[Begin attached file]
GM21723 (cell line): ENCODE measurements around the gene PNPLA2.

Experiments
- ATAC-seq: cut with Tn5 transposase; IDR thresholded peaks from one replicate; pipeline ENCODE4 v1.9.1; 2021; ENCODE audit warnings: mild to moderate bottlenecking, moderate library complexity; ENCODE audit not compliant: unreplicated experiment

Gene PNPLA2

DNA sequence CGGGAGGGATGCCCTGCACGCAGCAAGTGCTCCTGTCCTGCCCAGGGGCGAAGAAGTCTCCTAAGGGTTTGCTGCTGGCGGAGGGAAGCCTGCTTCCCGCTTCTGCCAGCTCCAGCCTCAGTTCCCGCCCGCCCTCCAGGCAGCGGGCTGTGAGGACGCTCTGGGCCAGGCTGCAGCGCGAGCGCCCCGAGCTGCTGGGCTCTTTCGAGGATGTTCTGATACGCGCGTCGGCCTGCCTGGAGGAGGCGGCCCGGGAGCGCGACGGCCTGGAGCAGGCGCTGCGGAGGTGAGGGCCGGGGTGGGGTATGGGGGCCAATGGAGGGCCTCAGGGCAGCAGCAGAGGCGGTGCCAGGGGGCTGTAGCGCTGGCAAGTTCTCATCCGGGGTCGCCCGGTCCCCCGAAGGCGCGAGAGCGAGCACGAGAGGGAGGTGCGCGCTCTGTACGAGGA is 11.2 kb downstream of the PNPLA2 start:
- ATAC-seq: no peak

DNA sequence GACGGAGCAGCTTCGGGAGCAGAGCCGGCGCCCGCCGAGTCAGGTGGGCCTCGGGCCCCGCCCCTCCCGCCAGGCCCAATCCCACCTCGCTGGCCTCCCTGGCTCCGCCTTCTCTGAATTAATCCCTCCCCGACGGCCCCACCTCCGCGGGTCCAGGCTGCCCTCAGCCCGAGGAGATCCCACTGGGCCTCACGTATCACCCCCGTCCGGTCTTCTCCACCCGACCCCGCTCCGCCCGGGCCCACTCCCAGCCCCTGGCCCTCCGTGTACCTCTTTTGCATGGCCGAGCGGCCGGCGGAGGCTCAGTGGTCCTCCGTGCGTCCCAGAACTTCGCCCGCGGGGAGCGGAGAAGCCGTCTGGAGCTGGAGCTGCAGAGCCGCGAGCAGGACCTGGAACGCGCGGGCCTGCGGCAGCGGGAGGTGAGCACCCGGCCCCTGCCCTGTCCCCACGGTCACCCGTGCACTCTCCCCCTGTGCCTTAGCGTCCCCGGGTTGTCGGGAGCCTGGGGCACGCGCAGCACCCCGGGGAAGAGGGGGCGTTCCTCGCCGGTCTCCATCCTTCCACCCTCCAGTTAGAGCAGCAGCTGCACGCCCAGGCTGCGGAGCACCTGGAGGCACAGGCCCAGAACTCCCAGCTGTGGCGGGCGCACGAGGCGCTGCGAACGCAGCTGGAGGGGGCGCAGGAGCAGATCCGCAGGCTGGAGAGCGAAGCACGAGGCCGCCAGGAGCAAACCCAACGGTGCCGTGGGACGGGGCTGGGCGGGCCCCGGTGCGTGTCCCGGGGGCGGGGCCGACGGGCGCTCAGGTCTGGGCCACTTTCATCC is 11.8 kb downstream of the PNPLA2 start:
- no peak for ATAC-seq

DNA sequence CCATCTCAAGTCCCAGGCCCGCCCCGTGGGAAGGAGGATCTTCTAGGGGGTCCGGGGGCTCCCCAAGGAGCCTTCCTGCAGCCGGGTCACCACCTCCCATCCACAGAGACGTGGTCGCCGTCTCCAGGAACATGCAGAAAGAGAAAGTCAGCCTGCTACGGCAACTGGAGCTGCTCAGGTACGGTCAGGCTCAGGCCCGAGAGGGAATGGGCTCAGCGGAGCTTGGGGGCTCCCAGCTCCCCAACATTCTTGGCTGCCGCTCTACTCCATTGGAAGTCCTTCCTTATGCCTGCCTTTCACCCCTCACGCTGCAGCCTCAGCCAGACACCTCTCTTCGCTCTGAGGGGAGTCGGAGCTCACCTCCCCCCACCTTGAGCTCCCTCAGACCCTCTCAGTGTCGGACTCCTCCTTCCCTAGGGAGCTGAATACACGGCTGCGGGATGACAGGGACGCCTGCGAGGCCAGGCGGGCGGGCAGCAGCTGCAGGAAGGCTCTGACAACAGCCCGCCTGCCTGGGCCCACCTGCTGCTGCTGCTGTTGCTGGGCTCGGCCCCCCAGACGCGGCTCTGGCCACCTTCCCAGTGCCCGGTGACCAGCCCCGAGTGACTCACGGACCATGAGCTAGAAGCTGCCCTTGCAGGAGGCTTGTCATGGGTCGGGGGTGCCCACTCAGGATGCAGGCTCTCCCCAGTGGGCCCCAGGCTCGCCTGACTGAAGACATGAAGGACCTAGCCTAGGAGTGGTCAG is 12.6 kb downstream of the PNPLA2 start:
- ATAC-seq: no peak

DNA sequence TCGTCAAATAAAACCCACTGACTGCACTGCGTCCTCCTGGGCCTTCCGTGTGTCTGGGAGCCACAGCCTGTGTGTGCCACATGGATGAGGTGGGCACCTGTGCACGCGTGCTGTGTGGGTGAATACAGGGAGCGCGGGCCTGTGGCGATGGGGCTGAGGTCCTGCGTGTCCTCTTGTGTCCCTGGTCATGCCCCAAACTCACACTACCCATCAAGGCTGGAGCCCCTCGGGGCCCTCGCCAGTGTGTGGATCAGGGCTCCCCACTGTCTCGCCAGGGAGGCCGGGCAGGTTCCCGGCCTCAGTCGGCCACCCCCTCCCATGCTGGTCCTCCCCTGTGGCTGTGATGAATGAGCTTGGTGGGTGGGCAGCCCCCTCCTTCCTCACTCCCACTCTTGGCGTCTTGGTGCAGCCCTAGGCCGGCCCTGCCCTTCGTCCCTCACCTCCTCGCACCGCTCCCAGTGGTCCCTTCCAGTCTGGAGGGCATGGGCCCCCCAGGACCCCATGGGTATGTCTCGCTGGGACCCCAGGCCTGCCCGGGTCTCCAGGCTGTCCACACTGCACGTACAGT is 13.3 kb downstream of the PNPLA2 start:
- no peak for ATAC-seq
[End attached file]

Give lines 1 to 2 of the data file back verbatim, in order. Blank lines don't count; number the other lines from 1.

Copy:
GM21723 (cell line): ENCODE measurements around the gene PNPLA2.

Experiments